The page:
Mejia may legally challenge MLB for steroid ‘conspiracy'

Mejia may legally challenge MLB for steroid ‘conspiracy'

Baseball Comments Off on Mejia may legally challenge MLB for steroid ‘conspiracy'
Mejia may legally challenge MLB for steroid ‘conspiracy'
SEPT. 10, 2014, FILE PHOTOFrank Franklin II/AP

Jenrry Mejia is not leaving Major League Baseball without a fight.

Surely the second coming of A-Rod vs. MLB couldn’t be at hand?

Former Mets closer Jenrry Mejia, last month’s recipient of a lifetime doping ban, will make a “major announcement” Friday at his attorney’s office, the latest indication that Mejia is preparing to legally challenge Major League Baseball over the ban.

Mejia’s attorney, Vincent White, declined to comment, but in a press release he used language reminiscent of that which Alex Rodriguez’s attorneys deployed in A-Rod’s explosive 2013 legal battle with MLB amid the Biogenesis steroid scandal.

“If the league is willing to pay witnesses for testimony and threaten livelihoods, who is to say what else they are capable of?” White asks in the press release. “For the good of the players, we need to reign them in.”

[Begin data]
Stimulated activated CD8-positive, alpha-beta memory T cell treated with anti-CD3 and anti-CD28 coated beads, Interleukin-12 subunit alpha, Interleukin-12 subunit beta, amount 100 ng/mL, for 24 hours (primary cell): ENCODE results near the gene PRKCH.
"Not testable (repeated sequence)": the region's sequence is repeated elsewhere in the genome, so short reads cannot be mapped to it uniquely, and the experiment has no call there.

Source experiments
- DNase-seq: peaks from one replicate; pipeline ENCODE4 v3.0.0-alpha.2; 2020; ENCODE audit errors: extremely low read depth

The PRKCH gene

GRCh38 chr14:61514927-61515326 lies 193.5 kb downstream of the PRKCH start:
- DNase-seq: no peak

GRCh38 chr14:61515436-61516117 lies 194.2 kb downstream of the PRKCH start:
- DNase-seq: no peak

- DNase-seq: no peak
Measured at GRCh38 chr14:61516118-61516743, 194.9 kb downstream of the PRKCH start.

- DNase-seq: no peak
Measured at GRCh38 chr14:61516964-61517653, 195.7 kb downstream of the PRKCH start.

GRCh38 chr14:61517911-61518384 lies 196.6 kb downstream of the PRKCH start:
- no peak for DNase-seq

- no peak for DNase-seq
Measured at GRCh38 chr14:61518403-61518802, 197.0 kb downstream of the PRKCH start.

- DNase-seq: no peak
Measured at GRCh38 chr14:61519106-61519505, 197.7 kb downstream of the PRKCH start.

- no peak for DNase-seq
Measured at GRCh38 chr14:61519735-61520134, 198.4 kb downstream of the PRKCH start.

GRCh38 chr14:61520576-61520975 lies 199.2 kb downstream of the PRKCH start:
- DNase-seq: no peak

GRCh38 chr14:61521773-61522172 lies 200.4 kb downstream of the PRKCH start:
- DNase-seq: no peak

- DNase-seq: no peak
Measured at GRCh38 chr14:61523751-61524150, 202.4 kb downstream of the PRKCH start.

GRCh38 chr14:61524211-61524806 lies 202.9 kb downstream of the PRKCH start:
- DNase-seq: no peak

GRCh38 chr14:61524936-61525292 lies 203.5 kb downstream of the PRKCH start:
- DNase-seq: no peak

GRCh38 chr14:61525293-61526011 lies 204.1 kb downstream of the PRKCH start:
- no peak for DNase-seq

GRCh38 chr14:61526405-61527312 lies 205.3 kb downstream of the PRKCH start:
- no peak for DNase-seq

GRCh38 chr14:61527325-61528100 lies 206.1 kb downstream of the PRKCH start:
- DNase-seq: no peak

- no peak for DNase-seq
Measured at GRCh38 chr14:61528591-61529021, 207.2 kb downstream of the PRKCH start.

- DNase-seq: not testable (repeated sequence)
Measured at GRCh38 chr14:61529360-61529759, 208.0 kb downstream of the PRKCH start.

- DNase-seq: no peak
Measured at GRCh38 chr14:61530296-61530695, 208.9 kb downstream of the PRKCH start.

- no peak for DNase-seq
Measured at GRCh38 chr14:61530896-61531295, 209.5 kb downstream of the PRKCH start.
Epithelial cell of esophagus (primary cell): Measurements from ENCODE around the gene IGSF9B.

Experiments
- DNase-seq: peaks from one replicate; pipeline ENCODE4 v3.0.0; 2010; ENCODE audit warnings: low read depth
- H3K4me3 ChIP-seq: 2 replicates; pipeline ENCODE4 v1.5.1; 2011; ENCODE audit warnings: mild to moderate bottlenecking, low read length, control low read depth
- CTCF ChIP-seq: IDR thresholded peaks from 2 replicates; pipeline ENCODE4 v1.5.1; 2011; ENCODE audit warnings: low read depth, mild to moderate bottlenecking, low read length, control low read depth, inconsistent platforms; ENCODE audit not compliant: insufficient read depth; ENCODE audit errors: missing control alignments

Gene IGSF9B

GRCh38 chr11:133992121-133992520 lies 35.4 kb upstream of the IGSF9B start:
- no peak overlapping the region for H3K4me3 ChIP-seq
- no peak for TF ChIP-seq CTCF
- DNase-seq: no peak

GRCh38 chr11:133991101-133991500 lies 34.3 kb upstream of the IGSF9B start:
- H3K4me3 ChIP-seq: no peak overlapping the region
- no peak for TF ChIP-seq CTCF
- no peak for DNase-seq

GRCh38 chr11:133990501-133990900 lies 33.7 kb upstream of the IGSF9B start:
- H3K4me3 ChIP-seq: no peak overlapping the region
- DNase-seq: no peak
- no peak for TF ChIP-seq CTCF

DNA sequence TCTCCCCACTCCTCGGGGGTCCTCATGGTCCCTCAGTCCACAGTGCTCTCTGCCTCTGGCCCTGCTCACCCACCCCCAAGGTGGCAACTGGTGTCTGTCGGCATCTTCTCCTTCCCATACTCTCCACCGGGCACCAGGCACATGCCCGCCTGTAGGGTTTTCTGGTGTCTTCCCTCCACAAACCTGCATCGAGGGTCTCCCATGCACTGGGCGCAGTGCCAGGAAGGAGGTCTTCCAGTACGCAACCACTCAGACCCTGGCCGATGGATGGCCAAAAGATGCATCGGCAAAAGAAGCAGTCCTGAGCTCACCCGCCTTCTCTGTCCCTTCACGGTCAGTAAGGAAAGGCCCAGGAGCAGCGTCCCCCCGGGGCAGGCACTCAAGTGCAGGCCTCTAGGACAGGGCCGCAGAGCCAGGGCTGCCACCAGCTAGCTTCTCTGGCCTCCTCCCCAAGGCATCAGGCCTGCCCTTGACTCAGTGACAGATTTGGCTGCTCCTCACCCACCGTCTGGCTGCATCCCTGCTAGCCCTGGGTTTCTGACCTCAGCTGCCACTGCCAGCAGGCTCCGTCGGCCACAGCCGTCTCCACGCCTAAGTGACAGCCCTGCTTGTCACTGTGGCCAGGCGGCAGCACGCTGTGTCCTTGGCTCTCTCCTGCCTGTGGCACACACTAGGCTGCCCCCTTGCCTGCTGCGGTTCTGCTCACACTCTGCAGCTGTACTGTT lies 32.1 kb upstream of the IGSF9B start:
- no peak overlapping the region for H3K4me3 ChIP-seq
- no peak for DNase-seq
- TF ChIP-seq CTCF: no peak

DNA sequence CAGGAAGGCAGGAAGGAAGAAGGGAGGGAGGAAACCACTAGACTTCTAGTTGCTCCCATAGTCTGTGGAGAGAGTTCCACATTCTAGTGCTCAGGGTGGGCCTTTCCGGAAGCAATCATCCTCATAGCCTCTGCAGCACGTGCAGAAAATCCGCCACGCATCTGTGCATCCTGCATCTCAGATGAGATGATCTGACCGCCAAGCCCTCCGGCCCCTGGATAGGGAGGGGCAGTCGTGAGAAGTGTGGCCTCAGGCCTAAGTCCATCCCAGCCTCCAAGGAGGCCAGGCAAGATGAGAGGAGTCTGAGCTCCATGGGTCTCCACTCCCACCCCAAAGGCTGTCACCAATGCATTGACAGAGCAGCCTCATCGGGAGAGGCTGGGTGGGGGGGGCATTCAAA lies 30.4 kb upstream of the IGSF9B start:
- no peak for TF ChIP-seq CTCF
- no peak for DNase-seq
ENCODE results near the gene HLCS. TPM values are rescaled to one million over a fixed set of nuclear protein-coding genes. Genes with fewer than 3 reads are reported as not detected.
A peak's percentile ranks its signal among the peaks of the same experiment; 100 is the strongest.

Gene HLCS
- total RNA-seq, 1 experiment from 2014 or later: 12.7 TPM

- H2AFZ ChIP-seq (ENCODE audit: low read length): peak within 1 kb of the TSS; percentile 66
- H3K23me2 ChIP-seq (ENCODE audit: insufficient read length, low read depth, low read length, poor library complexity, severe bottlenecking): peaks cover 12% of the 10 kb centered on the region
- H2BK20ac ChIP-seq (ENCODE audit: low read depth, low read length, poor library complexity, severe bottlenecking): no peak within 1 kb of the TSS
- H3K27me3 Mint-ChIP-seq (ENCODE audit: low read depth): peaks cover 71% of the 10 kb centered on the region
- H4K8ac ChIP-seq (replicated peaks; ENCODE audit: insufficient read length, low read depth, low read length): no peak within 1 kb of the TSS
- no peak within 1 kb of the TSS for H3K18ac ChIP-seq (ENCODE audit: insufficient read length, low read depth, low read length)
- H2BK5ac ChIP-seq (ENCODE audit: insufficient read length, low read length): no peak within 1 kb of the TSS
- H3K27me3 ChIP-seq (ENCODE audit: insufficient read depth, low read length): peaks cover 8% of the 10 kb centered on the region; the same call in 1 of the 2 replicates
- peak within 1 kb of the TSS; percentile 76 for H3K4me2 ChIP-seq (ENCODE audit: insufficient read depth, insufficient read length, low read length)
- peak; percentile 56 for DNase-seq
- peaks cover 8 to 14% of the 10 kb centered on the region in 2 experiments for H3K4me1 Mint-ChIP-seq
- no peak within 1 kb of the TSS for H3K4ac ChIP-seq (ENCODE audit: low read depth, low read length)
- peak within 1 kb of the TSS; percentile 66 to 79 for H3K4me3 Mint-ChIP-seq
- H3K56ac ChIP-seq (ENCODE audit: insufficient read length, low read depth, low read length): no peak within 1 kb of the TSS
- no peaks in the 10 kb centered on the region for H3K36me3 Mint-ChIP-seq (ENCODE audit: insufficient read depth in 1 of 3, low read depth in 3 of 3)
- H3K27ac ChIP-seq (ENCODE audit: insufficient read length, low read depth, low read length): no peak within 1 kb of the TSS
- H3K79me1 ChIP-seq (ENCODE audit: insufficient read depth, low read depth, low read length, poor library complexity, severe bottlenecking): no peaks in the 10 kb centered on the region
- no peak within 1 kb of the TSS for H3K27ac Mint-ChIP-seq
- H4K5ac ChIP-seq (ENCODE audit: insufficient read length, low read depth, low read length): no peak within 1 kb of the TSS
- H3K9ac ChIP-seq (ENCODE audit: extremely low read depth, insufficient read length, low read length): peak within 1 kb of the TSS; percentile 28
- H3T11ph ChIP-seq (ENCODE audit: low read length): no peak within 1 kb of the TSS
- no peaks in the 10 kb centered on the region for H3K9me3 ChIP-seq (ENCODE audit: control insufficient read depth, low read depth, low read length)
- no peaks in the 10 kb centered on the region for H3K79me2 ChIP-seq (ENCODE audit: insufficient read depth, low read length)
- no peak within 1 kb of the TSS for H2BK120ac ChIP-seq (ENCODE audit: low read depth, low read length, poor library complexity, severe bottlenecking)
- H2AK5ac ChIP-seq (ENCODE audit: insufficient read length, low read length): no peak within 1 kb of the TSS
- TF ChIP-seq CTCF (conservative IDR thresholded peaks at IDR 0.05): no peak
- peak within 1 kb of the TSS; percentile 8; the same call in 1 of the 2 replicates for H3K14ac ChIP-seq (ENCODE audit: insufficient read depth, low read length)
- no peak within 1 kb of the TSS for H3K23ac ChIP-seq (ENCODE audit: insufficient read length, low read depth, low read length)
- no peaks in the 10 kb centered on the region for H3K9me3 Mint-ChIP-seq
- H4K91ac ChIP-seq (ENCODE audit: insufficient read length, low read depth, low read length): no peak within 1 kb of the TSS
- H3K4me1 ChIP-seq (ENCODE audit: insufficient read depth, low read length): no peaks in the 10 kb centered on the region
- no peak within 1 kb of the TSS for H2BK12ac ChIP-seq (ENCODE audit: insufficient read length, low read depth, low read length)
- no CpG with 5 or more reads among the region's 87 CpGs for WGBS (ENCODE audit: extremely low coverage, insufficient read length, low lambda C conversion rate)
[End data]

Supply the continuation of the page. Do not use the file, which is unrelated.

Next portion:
A spokesman for MLB did not immediately respond to a request for comment on White’s claim, but the league has previously denied Mejia’s claims that the league pressured him at all.

Mejia’s permanent suspension, issued in February following his third positive test for performance-enhancing drugs, is the first ever under MLB’s current drug agreement. The Dominican righty had already been serving a full-season ban since last July, when he tested positive for Boldenone.

To successfully challenge an MLB ban, Mejia’s lawyers would need to enter into the arbitration proceedings required by the league’s collectively bargained agreement with the MLB Players Association. Only after such an arbitration was complete would any judge in a court of law be likely to hear a civil complaint.


The press release for Mejia’s press conference claims “a witness has even come forward recently claiming that the league offered to pay him in return for steroid related testimony against a player.”

That too echoes the A-Rod case, in which the arbitrator confirmed that both sides paid cash sums to witnesses in exchange for documentary evidence, much of which ended up in the public record.

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Baseball – NY Daily News


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